Other states on the list in the order of which they are expected to contract are Delaware, Pennsylvania, Vermont, Montana, New Jersey, Iowa, Kentucky and Connecticut. All will have less than a 1 percent contraction, the Fed said.

Of these states only Pennsylvania, where the economy is forecast to contract by half a percentage point, is considered a battleground in the 2020 presidential election. Trump won the Keystone State in 2016 by 44,292 votes out of more than six million votes cast.

Pennsylvania is coping with sluggish energy prices and a manufacturing slump. Bright spots include a growing tech industry and the expansion of Facebook and Uber in Pittsburgh.

Overall, economists say, there are more bright spots than dark ones in the U.S. economy although the growth rate has slowed in many places.

Aware of the fragility of its corporate sectors, China has moved to stabilize its slumping financial system by cutting interest rates and adding liquidity to its banking system.

“The next couple of weeks will be critical for assessing these measures’ effectiveness,” Haefele wrote UBS investors. “The longer production facilities in China remain shut the greater the risk of supply disruptions to the global economy.”

The world has been through this before.

In 2003 an outbreak of SARS spread swiftly from continent to continent. It resulted in more than 8,000 infections in 20 countries with approximately a 10 percent mortality, and a devastating effect on local and regional economies.

Laboratories in three countries, including the Centers for Disease Control and Prevention (CDC) in Atlanta, identified a coronavirus as the cause of SARS.

The coronavirus is named for the crown-like spikes that protrude from its surface. It infects both animals and humans, and can cause a range of respiratory illnesses, from the common cold to more dangerous conditions such as SARS or the new coronavirus, which Chinese officials have named Novel Coronavirus Pneumonia, or NCP.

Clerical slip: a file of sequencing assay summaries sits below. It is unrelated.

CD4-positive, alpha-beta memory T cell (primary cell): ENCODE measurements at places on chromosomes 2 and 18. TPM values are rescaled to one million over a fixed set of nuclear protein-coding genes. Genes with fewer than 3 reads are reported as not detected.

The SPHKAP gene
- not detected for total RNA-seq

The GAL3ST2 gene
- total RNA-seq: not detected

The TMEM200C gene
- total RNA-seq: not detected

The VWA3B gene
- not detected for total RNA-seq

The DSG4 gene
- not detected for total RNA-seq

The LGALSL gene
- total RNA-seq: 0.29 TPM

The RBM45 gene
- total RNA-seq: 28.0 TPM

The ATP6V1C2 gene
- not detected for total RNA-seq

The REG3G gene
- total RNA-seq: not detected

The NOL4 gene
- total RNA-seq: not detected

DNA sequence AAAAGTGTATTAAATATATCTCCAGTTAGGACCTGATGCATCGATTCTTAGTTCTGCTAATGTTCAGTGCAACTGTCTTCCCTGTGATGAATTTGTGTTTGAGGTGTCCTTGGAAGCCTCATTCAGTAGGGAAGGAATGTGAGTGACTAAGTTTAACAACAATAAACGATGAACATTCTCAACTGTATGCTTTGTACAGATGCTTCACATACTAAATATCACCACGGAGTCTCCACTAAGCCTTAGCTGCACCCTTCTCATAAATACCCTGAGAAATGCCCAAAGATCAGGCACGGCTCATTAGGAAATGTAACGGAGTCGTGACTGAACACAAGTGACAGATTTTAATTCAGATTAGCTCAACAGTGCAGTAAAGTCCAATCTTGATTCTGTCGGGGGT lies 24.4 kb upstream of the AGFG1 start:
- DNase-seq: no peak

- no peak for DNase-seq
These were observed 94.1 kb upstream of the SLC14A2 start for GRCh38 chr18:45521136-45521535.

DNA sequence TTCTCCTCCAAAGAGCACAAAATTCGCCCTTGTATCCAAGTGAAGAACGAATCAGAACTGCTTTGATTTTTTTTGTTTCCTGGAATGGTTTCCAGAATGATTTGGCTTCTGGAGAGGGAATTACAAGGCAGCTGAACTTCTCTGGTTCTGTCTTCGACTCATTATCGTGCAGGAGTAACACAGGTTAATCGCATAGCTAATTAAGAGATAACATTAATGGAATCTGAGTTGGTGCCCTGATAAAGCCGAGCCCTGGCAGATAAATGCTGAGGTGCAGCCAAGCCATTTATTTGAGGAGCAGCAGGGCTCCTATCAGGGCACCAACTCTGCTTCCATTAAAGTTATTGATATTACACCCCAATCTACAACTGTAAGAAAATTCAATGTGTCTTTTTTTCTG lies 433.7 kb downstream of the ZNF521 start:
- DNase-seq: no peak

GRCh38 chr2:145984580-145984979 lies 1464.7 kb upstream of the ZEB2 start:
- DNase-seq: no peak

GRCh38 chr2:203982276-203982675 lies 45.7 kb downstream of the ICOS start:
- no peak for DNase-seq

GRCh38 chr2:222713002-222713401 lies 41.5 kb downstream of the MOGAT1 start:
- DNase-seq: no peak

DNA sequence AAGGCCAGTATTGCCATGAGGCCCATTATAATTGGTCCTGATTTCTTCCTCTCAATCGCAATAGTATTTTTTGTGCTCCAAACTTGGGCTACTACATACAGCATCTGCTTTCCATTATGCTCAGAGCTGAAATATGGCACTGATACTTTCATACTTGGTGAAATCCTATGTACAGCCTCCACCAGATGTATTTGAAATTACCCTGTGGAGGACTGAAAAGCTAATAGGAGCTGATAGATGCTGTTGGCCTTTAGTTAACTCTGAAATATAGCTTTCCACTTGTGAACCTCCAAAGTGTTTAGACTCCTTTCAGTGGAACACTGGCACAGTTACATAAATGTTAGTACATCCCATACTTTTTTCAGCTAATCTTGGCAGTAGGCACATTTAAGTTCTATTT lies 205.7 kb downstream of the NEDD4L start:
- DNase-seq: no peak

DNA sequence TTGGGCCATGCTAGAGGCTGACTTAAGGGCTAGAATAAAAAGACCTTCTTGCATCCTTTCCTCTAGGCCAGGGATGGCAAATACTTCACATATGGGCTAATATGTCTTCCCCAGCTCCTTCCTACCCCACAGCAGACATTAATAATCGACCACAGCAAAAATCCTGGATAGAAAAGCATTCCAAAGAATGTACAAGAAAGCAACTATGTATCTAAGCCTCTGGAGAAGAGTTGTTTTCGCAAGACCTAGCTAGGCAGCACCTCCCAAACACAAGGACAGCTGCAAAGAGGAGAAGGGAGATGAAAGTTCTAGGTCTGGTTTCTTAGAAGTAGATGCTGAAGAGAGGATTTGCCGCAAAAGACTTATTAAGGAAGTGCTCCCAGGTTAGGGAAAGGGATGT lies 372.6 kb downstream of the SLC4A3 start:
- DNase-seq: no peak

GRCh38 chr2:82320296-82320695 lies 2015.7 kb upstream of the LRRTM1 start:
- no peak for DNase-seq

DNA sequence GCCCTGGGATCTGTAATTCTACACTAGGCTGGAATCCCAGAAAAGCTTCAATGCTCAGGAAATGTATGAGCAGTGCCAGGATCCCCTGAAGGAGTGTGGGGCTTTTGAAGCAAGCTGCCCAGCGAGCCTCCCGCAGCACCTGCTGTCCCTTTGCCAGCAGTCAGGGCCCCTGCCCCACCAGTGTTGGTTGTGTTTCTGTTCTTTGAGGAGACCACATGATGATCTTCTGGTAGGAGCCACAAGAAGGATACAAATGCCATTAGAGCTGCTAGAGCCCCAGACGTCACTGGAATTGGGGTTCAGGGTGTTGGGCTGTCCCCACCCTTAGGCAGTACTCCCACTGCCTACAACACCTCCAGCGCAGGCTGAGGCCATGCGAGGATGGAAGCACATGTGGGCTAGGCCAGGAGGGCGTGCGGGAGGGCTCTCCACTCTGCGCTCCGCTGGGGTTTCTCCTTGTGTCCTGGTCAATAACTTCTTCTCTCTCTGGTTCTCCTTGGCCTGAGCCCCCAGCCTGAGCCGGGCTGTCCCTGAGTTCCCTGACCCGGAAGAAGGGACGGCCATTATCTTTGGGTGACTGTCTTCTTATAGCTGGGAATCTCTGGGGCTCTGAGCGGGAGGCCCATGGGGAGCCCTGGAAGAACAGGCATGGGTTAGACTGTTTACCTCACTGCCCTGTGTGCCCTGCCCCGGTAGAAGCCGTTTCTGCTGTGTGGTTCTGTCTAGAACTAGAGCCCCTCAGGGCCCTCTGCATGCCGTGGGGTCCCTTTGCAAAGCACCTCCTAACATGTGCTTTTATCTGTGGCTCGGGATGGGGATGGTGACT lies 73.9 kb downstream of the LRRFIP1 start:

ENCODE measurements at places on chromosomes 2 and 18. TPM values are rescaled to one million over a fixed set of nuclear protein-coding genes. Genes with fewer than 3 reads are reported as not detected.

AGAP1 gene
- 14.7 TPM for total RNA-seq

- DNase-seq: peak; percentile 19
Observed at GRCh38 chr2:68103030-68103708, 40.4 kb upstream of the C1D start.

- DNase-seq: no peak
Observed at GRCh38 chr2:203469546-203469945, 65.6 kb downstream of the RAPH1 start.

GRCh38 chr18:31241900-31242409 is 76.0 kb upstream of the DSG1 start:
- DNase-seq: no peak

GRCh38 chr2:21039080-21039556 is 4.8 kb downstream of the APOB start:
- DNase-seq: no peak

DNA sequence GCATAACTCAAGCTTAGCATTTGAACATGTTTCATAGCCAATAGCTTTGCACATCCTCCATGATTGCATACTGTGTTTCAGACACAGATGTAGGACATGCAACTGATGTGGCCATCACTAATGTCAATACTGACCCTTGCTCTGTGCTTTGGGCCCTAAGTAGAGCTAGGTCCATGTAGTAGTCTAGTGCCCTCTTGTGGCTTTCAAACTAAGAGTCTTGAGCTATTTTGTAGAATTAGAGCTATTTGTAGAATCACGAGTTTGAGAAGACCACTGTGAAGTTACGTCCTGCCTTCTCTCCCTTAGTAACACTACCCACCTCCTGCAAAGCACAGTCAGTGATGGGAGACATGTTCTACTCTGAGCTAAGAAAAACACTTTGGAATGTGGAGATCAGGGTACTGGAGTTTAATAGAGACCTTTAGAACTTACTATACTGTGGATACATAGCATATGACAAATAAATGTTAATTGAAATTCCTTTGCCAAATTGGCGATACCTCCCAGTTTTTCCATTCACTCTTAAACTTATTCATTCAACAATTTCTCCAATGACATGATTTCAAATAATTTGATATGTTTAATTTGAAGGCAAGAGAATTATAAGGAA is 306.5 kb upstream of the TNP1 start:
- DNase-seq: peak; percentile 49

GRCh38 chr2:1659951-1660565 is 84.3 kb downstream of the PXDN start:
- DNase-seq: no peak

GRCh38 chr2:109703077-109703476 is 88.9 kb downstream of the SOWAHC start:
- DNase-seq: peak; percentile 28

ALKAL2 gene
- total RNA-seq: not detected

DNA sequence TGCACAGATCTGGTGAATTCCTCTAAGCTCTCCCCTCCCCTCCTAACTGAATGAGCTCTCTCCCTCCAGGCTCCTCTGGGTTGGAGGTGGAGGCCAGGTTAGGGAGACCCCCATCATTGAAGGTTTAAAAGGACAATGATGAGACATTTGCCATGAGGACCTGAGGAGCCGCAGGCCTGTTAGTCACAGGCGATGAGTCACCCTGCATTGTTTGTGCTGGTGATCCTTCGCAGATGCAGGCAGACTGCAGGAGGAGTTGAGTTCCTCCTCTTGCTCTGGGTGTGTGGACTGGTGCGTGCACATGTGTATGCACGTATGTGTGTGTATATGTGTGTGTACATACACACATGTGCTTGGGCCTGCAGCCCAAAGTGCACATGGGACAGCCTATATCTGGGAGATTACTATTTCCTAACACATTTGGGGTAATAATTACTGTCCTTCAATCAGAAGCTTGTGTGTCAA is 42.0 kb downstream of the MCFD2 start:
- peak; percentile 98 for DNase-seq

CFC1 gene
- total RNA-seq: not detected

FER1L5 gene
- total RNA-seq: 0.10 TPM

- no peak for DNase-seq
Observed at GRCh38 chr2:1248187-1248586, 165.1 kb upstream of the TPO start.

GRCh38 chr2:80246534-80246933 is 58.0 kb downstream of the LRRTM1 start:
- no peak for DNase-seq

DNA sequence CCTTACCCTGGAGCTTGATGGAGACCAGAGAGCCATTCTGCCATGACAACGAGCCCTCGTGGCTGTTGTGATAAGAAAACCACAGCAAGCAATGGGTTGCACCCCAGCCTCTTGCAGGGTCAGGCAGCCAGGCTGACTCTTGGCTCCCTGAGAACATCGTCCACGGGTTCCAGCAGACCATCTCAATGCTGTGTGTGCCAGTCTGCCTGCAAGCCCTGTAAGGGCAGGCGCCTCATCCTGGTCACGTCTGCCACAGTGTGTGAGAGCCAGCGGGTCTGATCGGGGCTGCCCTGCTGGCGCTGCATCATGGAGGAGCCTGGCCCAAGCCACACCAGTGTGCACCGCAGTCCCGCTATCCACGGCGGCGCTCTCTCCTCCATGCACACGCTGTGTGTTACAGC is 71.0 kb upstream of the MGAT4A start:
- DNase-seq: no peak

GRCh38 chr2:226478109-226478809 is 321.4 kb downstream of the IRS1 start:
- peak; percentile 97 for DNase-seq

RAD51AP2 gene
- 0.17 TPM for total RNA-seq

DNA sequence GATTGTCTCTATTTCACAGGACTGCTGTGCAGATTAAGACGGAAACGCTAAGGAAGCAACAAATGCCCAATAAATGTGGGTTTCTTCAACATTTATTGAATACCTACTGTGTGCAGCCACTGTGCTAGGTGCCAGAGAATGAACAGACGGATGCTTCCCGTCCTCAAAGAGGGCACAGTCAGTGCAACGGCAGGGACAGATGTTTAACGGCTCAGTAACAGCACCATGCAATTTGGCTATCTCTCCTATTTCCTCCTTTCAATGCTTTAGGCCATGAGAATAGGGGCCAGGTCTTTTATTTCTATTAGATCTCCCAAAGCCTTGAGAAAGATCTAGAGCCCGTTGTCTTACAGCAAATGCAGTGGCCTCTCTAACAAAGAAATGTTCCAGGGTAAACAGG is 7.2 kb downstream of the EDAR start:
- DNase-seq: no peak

The number of new NCP cases has stabilized in recent days, but World Health Organization (WHO) officials cautioned against reading too much into this, saying that Hubei province and Wuhan, which is its capital, are in the midst of a “very intense outbreak.” Earlier the WHO proclaimed the new virus a global crisis.

“China’s grim new reality is that everything, including economic policy, revolves around beating this virus,” the Economist said.

U.S. reality is outwardly brighter. With a boost from warm weather, the U.S. economy added a better-than-expected 225,000 jobs in January. Most U.S. equity markets rose significantly during the first ten days of February, although some investors have since shifted to lower-risk U.S. Treasury bonds.

Urging calm at a news conference after the Fed held interest rates steady, Fed Chairman Jerome Powell reminded reporters that 85 percent of the U.S. economy is domestic.

That’s why the expected economic downturn in the 10 states identified by the Fed may have more long-term consequences than the new coronavirus. The gross national product (GDP) grew only 2.3 percent in 2019, the slowest pace of any year of the 11-year boom.

No recovery, not even this one, lasts forever.

-- Lou Cannon

Some States’ Economies Could Slump This Year

The Federal Reserve Bank of Philadelphia projected last month that the economies of ten states would contract in 2020, according to a report by Bloomberg Businessweek. The Philadelphia Fed’s forecast didn’t take into account the coronavirus outbreak in Wuhan, China in December, which could hurt the economies of other states, including California and North Carolina, that trade heavily with that country.

Source: United Press International, US News & World Report